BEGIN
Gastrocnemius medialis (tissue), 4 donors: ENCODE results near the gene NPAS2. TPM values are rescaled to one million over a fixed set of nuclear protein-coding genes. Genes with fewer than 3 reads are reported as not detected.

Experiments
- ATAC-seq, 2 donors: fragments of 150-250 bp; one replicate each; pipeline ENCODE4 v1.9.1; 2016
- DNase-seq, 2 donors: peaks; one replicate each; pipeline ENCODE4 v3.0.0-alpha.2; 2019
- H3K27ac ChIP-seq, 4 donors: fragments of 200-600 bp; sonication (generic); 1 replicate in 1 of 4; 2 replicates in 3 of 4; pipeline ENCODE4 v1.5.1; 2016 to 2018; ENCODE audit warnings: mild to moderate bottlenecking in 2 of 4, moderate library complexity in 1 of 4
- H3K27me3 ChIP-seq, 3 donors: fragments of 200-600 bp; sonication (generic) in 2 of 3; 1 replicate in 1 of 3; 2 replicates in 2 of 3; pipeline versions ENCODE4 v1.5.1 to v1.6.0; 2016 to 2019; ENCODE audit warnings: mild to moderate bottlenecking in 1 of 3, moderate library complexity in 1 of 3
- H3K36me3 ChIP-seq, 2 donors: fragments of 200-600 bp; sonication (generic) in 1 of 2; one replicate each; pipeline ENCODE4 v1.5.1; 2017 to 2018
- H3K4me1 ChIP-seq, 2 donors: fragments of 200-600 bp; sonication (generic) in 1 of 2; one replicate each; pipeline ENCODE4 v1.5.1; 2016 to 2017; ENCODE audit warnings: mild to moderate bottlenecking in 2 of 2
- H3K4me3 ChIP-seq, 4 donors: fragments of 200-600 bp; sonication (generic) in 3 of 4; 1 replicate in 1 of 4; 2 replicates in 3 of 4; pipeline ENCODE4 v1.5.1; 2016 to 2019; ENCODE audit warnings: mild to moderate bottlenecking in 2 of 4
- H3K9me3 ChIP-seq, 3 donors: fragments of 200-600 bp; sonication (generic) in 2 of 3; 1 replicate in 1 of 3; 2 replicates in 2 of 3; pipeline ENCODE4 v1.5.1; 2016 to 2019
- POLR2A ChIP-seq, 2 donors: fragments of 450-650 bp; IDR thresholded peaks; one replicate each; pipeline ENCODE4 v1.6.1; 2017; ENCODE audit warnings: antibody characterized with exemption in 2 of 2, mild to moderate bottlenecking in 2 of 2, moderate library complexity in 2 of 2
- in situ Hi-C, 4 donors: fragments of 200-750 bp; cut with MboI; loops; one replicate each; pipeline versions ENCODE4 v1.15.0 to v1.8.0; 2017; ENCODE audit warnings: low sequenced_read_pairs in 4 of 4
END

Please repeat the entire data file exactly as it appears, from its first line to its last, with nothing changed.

Gastrocnemius medialis (tissue), 4 donors: ENCODE results near the gene NPAS2. TPM values are rescaled to one million over a fixed set of nuclear protein-coding genes. Genes with fewer than 3 reads are reported as not detected.

Experiments
- ATAC-seq, 2 donors: fragments of 150-250 bp; one replicate each; pipeline ENCODE4 v1.9.1; 2016
- DNase-seq, 2 donors: peaks; one replicate each; pipeline ENCODE4 v3.0.0-alpha.2; 2019
- H3K27ac ChIP-seq, 4 donors: fragments of 200-600 bp; sonication (generic); 1 replicate in 1 of 4; 2 replicates in 3 of 4; pipeline ENCODE4 v1.5.1; 2016 to 2018; ENCODE audit warnings: mild to moderate bottlenecking in 2 of 4, moderate library complexity in 1 of 4
- H3K27me3 ChIP-seq, 3 donors: fragments of 200-600 bp; sonication (generic) in 2 of 3; 1 replicate in 1 of 3; 2 replicates in 2 of 3; pipeline versions ENCODE4 v1.5.1 to v1.6.0; 2016 to 2019; ENCODE audit warnings: mild to moderate bottlenecking in 1 of 3, moderate library complexity in 1 of 3
- H3K36me3 ChIP-seq, 2 donors: fragments of 200-600 bp; sonication (generic) in 1 of 2; one replicate each; pipeline ENCODE4 v1.5.1; 2017 to 2018
- H3K4me1 ChIP-seq, 2 donors: fragments of 200-600 bp; sonication (generic) in 1 of 2; one replicate each; pipeline ENCODE4 v1.5.1; 2016 to 2017; ENCODE audit warnings: mild to moderate bottlenecking in 2 of 2
- H3K4me3 ChIP-seq, 4 donors: fragments of 200-600 bp; sonication (generic) in 3 of 4; 1 replicate in 1 of 4; 2 replicates in 3 of 4; pipeline ENCODE4 v1.5.1; 2016 to 2019; ENCODE audit warnings: mild to moderate bottlenecking in 2 of 4
- H3K9me3 ChIP-seq, 3 donors: fragments of 200-600 bp; sonication (generic) in 2 of 3; 1 replicate in 1 of 3; 2 replicates in 2 of 3; pipeline ENCODE4 v1.5.1; 2016 to 2019
- POLR2A ChIP-seq, 2 donors: fragments of 450-650 bp; IDR thresholded peaks; one replicate each; pipeline ENCODE4 v1.6.1; 2017; ENCODE audit warnings: antibody characterized with exemption in 2 of 2, mild to moderate bottlenecking in 2 of 2, moderate library complexity in 2 of 2
- in situ Hi-C, 4 donors: fragments of 200-750 bp; cut with MboI; loops; one replicate each; pipeline versions ENCODE4 v1.15.0 to v1.8.0; 2017; ENCODE audit warnings: low sequenced_read_pairs in 4 of 4